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Open Access Publications from the University of California

Finding Computed Diamonds in a Virtual Rough: Screening and Evaluation of Conformations and Energetics from Drug Discovery to Computational Enzyme Design

  • Author(s): Johnson, Scott Arne
  • Advisor(s): Houk, Kendall N
  • et al.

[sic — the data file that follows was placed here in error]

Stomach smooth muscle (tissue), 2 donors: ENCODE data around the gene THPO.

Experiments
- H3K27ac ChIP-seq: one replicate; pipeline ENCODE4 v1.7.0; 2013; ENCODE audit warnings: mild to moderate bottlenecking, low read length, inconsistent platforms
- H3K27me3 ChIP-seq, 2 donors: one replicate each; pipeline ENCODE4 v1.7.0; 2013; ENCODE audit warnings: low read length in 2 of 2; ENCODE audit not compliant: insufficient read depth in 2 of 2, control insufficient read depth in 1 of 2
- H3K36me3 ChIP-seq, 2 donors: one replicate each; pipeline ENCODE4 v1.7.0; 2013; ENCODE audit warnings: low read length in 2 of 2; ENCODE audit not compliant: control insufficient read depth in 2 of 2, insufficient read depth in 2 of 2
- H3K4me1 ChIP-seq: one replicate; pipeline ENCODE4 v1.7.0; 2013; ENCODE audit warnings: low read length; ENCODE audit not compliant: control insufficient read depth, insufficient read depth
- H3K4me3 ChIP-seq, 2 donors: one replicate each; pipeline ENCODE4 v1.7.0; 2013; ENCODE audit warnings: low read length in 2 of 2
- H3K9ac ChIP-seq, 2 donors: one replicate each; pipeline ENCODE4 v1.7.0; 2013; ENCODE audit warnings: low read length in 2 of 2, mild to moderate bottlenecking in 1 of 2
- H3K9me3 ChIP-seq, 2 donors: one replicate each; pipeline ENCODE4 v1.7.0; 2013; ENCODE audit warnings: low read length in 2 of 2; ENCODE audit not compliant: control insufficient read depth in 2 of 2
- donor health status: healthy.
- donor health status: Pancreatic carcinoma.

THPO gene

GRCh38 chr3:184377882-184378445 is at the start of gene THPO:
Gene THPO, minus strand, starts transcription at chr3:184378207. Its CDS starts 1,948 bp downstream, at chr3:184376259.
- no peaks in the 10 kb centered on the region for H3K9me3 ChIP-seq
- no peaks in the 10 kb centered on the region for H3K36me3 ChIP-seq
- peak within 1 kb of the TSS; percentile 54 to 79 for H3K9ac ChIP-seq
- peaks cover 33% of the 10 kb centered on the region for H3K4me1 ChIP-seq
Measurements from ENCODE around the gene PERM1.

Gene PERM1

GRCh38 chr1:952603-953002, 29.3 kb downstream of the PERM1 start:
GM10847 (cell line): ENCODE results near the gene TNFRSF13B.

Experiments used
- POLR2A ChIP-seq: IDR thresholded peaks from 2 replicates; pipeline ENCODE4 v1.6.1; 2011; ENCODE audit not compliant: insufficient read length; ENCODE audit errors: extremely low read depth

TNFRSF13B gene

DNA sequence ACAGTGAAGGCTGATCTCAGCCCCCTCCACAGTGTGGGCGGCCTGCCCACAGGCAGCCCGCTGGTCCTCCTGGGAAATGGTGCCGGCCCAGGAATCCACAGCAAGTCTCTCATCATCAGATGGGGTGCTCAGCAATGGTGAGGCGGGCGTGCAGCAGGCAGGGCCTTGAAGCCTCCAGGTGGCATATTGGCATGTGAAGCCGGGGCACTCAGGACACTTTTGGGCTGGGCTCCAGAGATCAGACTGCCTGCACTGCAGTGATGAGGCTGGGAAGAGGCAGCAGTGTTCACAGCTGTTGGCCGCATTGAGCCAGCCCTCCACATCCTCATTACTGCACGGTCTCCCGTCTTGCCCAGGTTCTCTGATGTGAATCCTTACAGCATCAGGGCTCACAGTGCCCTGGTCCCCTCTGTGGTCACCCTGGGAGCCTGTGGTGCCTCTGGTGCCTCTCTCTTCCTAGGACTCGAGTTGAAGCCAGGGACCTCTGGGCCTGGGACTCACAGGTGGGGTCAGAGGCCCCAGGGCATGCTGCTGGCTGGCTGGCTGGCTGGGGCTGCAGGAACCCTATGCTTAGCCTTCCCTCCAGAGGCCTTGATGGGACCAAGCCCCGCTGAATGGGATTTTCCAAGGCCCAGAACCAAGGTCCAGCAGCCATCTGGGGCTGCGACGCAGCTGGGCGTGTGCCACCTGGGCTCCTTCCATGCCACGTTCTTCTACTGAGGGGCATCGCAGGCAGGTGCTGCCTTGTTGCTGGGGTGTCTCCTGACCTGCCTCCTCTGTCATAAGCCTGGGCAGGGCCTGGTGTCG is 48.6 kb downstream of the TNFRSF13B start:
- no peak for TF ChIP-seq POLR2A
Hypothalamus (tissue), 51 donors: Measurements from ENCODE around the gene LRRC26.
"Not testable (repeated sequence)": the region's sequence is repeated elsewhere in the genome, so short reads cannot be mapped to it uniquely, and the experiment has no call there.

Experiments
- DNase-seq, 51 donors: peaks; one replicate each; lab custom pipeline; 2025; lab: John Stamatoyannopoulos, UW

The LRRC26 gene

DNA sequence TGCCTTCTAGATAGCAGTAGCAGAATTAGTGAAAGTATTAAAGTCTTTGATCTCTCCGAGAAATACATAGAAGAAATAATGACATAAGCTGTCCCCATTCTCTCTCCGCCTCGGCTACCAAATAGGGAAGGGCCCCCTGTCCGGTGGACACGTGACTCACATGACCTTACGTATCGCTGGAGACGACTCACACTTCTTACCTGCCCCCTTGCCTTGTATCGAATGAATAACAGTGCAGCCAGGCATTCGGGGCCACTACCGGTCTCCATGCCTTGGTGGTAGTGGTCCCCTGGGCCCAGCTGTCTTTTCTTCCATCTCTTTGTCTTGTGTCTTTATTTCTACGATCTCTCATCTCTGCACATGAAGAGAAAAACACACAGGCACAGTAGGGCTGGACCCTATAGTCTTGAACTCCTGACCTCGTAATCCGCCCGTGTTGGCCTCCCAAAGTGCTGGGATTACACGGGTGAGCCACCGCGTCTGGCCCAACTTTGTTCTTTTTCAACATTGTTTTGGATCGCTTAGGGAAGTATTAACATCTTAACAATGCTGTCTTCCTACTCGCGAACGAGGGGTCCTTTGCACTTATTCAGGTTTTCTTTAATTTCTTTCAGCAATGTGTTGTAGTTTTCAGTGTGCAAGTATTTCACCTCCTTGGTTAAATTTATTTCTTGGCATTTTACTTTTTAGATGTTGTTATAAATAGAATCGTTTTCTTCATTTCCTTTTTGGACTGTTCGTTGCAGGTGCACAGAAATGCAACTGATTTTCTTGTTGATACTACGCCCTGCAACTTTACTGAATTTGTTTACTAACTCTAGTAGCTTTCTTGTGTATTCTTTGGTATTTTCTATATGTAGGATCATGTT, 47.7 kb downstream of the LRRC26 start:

Presented here are a trio of computational projects that, on the surface, have seemingly little in common: (1) proposing a new bioactive conformation of epothilone; (2) creating an amyloid binding model that rationalizes the affinities of a series of DDNP analogs that act as neuroimaging probes; and (3) designing a program for the rapid filtering and ranking of enzyme designs. However, the solution for all of these projects involved focusing on structural distortion energies or penalties. In the case of epothilone, a crystallographic structure, a transferred cross- correlated relaxation NMR structure, and a slew of computational structures all claiming to correctly identify the bioactive conformation of epothilone have already been published. We initially set out to provide corroborating computational evidence for one of these previously proposed conformations, but by correlating distortion energies incurred upon binding and experimental IC50 values, we have discovered a new bioactive conformation of epothilone that fits computational models and experimental data. In a similar fashion, we have shown that the degree of steric strain introduced upon the binding of DDNP to the tau amyloid correlates well with the experimentally determined binding affinities. We have created a model that qualitatively explains binding affinity data and structure-activity relationships for a new set of DDNP analogs. Finally, we have shown that analyzing the distortion from the ideal quantum mechanically computed geometry for an enzyme-catalyzed transition state can be an efficient way of filtering and ranking large numbers of computationally designed enzymes. This led to the creation of two novel computer programs: EDGE (Enzyme Design Geometry Evaluation), that performs these computations in an embarrassingly parallel fashion; and an enzyme design scientific workflow in Kepler that harnesses the power of the UC Grid to perform enzyme design in a massively parallel fashion.

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